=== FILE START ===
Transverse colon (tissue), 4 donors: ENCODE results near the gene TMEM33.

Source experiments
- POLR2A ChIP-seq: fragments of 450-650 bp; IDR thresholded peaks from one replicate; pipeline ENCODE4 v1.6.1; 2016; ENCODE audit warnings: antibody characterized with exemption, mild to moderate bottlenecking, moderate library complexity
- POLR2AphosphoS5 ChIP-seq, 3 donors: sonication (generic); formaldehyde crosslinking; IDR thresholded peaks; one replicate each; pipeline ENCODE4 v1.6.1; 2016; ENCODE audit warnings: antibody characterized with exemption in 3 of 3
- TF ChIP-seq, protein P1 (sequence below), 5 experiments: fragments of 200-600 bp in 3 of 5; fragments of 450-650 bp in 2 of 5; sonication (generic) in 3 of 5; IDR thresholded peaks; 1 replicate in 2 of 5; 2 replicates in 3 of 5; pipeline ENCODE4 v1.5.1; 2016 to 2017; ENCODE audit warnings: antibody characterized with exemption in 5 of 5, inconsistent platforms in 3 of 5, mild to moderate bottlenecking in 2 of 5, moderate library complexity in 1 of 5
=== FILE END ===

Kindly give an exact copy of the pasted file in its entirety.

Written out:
Transverse colon (tissue), 4 donors: ENCODE results near the gene TMEM33.

Source experiments
- POLR2A ChIP-seq: fragments of 450-650 bp; IDR thresholded peaks from one replicate; pipeline ENCODE4 v1.6.1; 2016; ENCODE audit warnings: antibody characterized with exemption, mild to moderate bottlenecking, moderate library complexity
- POLR2AphosphoS5 ChIP-seq, 3 donors: sonication (generic); formaldehyde crosslinking; IDR thresholded peaks; one replicate each; pipeline ENCODE4 v1.6.1; 2016; ENCODE audit warnings: antibody characterized with exemption in 3 of 3
- TF ChIP-seq, protein P1 (sequence below), 5 experiments: fragments of 200-600 bp in 3 of 5; fragments of 450-650 bp in 2 of 5; sonication (generic) in 3 of 5; IDR thresholded peaks; 1 replicate in 2 of 5; 2 replicates in 3 of 5; pipeline ENCODE4 v1.5.1; 2016 to 2017; ENCODE audit warnings: antibody characterized with exemption in 5 of 5, inconsistent platforms in 3 of 5, mild to moderate bottlenecking in 2 of 5, moderate library complexity in 1 of 5